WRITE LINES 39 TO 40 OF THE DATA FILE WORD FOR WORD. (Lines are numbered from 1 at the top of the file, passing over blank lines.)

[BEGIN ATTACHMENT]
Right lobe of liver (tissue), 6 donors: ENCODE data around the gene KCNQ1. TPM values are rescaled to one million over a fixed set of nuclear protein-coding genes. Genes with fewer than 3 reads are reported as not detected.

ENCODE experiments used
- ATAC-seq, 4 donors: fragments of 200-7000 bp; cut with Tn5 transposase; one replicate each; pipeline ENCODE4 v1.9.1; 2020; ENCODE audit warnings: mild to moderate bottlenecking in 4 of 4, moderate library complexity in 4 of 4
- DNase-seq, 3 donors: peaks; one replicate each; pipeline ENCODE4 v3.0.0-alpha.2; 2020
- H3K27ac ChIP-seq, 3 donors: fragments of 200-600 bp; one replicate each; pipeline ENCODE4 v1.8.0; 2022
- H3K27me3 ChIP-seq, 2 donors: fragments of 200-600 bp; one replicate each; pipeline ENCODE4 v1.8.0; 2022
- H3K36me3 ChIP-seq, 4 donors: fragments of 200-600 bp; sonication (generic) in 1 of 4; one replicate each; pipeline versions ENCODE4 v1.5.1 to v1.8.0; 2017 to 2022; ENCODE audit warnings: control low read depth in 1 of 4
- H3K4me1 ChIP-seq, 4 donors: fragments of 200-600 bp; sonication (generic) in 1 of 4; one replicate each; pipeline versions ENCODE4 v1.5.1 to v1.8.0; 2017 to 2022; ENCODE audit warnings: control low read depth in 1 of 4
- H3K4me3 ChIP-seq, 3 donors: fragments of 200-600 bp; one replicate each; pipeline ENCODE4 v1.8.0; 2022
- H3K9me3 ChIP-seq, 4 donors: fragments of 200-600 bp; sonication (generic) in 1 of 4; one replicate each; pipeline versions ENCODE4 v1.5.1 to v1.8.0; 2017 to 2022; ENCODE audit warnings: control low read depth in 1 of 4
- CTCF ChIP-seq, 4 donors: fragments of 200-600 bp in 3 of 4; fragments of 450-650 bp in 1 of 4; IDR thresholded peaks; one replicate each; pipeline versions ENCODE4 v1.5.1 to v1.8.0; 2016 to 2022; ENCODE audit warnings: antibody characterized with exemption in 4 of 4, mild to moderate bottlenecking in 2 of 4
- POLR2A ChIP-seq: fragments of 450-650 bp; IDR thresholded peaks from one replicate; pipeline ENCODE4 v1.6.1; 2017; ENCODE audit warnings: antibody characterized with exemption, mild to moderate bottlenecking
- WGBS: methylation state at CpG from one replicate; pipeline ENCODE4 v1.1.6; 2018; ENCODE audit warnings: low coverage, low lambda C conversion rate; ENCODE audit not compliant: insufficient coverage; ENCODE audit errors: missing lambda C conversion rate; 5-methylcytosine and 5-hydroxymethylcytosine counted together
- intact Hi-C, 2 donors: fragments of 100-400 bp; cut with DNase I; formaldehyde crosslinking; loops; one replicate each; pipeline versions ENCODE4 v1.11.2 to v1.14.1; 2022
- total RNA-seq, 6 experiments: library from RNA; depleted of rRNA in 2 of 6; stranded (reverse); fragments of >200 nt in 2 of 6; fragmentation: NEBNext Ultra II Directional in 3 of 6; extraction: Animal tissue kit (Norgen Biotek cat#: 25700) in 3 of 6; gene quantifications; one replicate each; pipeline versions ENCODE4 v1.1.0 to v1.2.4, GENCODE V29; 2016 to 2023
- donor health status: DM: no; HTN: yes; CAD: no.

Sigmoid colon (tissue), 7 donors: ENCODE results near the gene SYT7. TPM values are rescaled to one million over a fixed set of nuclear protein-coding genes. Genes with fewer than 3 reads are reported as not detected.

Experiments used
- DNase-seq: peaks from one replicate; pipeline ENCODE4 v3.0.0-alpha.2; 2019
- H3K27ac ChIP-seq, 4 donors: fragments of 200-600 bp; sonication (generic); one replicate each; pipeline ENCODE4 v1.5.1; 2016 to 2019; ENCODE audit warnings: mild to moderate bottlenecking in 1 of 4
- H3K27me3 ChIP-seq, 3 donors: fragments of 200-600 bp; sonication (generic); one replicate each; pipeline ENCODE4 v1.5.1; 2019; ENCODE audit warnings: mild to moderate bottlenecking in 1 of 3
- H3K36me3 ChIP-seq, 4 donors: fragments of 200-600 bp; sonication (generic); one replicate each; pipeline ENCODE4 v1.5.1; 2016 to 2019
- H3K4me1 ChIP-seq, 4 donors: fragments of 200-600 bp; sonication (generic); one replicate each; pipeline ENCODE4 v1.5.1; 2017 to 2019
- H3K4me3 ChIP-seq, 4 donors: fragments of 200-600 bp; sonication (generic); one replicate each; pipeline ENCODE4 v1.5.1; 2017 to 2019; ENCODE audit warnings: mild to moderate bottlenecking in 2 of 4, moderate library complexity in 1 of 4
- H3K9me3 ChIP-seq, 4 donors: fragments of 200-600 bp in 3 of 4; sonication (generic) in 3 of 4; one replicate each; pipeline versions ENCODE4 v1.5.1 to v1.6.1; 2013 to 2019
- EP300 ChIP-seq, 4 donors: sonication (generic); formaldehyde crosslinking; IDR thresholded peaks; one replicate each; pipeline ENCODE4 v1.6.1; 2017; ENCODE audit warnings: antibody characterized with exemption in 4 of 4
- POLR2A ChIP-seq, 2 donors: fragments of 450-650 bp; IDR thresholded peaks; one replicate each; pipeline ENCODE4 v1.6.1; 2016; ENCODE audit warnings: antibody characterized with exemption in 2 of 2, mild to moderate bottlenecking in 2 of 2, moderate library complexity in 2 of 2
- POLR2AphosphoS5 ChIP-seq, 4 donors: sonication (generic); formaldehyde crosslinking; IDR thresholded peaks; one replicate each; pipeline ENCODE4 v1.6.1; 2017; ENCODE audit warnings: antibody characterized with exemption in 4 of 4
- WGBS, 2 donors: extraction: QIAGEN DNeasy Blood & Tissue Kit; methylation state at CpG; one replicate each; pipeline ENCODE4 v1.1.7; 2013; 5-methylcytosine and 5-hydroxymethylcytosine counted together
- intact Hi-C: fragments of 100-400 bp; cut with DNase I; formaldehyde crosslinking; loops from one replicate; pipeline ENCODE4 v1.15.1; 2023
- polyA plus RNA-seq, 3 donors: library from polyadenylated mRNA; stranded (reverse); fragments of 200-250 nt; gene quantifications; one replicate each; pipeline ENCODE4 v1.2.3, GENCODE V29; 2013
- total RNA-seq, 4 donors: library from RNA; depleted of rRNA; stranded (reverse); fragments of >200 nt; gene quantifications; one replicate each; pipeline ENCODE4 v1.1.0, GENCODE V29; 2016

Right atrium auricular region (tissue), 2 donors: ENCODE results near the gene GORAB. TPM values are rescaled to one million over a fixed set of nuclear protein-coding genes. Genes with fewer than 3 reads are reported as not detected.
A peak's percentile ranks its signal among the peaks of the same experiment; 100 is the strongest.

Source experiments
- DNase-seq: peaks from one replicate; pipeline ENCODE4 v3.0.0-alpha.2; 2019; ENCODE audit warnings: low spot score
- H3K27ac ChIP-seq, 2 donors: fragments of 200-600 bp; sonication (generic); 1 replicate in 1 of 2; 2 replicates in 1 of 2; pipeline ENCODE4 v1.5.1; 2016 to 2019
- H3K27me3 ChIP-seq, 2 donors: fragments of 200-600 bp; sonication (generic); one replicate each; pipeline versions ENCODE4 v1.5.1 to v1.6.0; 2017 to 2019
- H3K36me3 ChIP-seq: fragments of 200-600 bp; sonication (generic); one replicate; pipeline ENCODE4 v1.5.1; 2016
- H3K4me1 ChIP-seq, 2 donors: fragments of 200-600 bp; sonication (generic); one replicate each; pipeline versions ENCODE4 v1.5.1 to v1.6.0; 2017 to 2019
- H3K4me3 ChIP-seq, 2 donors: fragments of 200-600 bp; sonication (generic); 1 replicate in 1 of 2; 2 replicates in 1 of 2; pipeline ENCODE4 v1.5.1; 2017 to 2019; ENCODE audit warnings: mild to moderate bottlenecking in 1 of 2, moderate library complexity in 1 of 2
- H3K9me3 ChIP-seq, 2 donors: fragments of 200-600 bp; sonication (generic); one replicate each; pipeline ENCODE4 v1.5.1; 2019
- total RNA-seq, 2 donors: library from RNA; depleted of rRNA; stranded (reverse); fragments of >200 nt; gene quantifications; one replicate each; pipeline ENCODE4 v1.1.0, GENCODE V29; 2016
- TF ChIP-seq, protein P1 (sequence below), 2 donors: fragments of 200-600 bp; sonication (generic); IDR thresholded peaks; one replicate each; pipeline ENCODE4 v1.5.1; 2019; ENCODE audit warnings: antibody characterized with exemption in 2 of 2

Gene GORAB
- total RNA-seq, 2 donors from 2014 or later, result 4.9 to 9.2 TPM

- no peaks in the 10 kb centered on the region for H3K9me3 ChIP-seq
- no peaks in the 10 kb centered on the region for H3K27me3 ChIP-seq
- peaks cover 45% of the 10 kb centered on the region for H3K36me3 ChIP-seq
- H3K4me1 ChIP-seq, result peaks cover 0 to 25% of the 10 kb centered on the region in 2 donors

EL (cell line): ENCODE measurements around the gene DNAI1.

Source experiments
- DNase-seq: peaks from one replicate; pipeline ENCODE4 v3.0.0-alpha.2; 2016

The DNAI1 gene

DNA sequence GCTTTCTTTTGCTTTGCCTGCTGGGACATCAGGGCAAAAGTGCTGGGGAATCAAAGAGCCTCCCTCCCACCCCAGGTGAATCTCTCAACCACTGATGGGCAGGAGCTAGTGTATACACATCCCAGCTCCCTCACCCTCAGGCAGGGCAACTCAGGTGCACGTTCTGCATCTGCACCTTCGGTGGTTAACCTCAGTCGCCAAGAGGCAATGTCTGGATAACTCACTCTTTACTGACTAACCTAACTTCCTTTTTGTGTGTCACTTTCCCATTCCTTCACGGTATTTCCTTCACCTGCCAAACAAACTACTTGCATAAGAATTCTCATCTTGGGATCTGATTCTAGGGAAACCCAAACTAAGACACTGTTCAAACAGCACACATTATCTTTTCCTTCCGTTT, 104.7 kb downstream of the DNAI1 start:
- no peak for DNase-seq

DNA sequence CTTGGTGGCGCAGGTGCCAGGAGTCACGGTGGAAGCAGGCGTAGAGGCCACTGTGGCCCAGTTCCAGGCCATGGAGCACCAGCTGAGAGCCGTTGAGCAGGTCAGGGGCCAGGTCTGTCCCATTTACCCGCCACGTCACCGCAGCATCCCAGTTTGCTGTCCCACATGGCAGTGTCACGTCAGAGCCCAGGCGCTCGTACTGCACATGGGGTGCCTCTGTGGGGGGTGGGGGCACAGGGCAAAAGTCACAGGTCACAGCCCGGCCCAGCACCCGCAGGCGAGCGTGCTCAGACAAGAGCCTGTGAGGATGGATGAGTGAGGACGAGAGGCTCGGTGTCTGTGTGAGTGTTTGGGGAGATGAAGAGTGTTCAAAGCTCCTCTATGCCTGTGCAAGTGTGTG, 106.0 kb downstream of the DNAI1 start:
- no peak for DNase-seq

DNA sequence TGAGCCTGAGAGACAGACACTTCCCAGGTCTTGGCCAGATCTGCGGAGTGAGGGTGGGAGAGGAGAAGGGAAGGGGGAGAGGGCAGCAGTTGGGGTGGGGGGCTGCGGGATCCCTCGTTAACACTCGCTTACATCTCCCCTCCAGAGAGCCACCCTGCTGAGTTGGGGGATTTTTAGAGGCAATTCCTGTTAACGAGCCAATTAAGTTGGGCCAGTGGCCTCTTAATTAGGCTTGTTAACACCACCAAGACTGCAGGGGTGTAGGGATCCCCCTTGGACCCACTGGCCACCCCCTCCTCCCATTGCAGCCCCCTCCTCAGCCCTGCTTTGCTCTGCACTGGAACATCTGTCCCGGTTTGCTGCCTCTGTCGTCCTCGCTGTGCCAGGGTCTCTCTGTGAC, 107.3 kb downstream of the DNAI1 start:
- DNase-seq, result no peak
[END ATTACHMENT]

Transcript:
- H3K36me3 ChIP-seq: fragments of 200-600 bp; sonication (generic); one replicate; pipeline ENCODE4 v1.5.1; 2016
- H3K4me1 ChIP-seq, 2 donors: fragments of 200-600 bp; sonication (generic); one replicate each; pipeline versions ENCODE4 v1.5.1 to v1.6.0; 2017 to 2019